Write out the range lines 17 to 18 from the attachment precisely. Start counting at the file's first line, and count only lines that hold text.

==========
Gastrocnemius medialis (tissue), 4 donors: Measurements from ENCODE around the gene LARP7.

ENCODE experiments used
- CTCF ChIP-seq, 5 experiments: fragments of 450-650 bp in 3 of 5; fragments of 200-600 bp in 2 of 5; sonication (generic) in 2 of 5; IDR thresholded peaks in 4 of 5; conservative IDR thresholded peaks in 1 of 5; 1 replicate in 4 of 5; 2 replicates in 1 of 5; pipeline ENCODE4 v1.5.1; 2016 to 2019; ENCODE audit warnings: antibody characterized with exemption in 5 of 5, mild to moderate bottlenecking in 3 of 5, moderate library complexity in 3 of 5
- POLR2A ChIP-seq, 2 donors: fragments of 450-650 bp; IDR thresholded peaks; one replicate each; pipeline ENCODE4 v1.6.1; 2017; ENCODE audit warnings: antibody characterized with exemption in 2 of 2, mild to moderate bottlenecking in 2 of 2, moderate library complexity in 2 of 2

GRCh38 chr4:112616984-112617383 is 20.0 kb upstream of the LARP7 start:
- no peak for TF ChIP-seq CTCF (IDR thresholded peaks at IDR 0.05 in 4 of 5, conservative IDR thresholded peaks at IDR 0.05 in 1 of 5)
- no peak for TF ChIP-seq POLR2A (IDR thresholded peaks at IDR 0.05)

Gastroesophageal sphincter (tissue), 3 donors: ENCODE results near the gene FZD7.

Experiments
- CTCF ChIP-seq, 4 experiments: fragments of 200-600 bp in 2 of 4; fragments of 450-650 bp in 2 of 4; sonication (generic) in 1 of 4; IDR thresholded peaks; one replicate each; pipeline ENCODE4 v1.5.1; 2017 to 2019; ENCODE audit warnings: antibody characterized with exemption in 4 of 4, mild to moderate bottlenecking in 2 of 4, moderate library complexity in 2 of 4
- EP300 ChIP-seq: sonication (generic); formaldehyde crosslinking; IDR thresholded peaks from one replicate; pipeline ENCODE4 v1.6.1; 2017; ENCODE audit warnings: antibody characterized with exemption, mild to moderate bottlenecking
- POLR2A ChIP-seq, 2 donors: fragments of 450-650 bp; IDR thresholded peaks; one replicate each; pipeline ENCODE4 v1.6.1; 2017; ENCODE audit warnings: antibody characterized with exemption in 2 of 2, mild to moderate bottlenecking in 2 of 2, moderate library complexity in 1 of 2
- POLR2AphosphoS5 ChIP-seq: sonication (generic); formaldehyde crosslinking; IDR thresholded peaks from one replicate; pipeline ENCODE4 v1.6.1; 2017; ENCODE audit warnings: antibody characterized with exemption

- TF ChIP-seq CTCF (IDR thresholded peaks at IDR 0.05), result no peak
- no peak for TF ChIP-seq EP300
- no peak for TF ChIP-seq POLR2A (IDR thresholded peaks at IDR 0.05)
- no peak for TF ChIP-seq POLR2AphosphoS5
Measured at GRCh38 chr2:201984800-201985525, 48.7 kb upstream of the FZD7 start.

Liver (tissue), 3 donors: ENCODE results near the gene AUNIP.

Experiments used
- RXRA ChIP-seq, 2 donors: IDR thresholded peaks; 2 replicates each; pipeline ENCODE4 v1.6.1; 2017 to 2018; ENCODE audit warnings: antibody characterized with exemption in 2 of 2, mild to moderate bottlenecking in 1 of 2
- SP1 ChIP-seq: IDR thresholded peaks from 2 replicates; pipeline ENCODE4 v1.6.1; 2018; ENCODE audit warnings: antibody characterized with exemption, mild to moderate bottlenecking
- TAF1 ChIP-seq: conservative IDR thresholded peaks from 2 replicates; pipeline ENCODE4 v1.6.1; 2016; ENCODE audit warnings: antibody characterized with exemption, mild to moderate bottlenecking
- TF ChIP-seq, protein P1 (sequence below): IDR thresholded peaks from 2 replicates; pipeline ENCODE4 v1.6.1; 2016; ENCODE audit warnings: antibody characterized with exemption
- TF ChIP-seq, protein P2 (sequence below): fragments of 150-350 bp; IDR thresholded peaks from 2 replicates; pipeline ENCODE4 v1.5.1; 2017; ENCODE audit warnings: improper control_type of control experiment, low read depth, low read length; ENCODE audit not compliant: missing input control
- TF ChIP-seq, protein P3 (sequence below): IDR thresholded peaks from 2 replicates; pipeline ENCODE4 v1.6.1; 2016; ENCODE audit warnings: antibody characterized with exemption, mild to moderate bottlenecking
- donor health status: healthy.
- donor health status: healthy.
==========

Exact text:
- no peak for TF ChIP-seq POLR2AphosphoS5
Measured at GRCh38 chr2:201984800-201985525, 48.7 kb upstream of the FZD7 start.